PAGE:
ADHD Case Study: The Non-Hyperactive Child
By Peg Dawson, Ed.D
Eight-year-old Kevin is described by his parents as wonderfully imaginative with a talent for building things. When playing with his sister, the third-grader can turn a couple of cardboard boxes into an entertaining adventure. He creates elaborate constructions from materials he finds outdoors and is a master with Legos, taking the interlocking blocks far beyond the designs that come in the package. He has no trouble entertaining himself but likes playing with friends, too. And he loves to be read to. Simply put, Kevin is a delightful, creative, and well-adjusted child.
Despite Kevin’s charming disposition, he has little tolerance for schoolwork—and even less for homework.
His mother spent most of his second grade year experimenting with homework times—right after school, following a brief play period, before dinner, after dinner. No matter when she tried to get him started, he moaned and grumbled, drifted off, tried a million avoidance tactics, and yawned and complained of fatigue. What should have taken him 20 to 30 minutes to complete routinely ended up taking two hours or more. On top of that, Kevin began talking about how much he hated school, and it became increasingly difficult for his parents to get him out the door and onto the school bus every morning.
His parents worry that he’s falling behind his peers—and more than that, they’re terrified of the nine years left before he graduates from high school.
The Diagnosis: ADHD
Kevin is typical of children with ADHD. While many have problems with impulsivity and over-activity, there are just as many for whom the biggest obstacles are daydreaming, distractibility, and lack of organization. Kevin’s parents were struck by the fact that he could spend hours on activities he enjoyed—building forts, making spaceships out of Legos—but he wasn’t able to spend five minutes on homework.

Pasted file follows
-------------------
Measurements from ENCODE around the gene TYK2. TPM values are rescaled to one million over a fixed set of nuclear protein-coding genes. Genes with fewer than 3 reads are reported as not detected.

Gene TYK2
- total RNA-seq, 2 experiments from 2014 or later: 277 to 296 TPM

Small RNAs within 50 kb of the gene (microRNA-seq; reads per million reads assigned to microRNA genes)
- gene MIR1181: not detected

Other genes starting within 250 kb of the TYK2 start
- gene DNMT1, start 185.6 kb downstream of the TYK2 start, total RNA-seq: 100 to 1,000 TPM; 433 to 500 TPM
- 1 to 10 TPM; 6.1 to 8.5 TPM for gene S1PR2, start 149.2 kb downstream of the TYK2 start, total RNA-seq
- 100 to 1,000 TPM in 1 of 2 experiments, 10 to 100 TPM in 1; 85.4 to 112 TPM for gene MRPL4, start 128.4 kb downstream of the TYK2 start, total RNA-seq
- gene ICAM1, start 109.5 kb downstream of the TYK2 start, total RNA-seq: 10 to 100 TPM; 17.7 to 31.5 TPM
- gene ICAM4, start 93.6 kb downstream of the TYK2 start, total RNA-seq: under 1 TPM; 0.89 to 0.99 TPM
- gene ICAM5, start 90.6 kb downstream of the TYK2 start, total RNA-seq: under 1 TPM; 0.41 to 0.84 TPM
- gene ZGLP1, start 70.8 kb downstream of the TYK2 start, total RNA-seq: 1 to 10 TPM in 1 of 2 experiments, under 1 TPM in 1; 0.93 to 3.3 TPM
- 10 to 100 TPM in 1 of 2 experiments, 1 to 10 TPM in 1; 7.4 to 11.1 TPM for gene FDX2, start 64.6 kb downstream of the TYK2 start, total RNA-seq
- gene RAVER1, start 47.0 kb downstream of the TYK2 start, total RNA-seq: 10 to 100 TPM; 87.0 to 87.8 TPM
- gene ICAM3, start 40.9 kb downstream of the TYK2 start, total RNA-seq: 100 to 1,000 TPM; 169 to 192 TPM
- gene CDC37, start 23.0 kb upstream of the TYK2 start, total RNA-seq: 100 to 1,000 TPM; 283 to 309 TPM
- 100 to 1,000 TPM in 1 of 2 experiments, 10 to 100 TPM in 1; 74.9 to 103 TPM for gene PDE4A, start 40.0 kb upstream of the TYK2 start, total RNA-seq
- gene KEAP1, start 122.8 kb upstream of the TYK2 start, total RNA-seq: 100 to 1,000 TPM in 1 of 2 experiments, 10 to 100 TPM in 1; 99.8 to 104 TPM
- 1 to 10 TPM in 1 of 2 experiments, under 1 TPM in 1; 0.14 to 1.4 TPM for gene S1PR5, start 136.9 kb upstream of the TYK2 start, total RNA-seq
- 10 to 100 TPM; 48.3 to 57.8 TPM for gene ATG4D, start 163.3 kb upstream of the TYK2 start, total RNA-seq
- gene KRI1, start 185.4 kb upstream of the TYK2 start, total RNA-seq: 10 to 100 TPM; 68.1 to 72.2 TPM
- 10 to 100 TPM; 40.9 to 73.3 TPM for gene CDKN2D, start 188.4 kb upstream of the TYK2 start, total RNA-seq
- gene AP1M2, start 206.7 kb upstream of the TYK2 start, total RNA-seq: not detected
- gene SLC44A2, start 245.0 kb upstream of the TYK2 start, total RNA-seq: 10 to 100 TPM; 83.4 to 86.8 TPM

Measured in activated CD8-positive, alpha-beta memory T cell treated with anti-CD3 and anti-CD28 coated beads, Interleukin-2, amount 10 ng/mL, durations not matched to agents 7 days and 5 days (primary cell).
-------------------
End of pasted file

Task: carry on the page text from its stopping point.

It’s not that kids with ADHD can’t pay attention; rather it is inordinately difficult for them to make themselves pay attention.
Kevin didn’t have to force himself to focus on building a fort, but math homework was a different story.
At its core, an attention disorder is an impairment of self-regulation. Children with ADHD have trouble regulating their own behavior. Whether it’s making themselves focus, delaying gratification, or controlling their mouths or their hands, kids with ADHD are drawn to whatever appeals to them here and now.
Piecing the Puzzle Together
Before Kevin’s appointment with the evaluator, his parents and teachers were asked to fill out several forms including a medical and developmental history, a general behavior checklist, an ADHD checklist, and a checklist to identify executive skill deficits (time management, organization, etc.).
Based on the assumption that parents know their child best— and especially parents who help with homework—Kevin’s parents were interviewed at length about his learning style and the obstacles that got in his way. Just as important, they provided insights into his strengths, talents and interests, qualities that serve as the building blocks for fostering self-esteem and self-confidence.
After the parent interview came the introduction to Kevin. Since most children are doers rather than talkers, the psychologist engaged him in tasks and activities and watched as he responded. A mix of tasks was selected, some interesting and challenging, others boring and tedious. By presenting him with both types of tasks the contrast between how he responded to each could be evaluated.
Kevin enjoyed any task with a problem-solving component, but he particularly enjoyed the puzzle tasks. In fact, he spent five minutes on a single item, figuring out how to construct the puzzle to match the picture. He was willing to try items that challenge high-school students, and persisted until he succeeded. But with a pencil-and-paper attention task (e.g., find every letter “A” on a page full of letters), he decided he was finished in less than three minutes; when given a second sheet to work on, he barely looked at it before giving up. When given a boring listening task, he attended for a little over two minutes, and then drifted in and out for the remaining few minutes.
Based on the results of the observation, combined with the interview and behavior rating scale results, the psychologist initiated a discussion with Kevin’s parents about what an attention disorder is and how best to treat it. It was the first step in a new beginning for Kevin’s family.
The author is a psychologist at the Center for Learning and Attention Disorders in Portsmouth, NH and a member of Smart Kids’ Professional Advisory Board.
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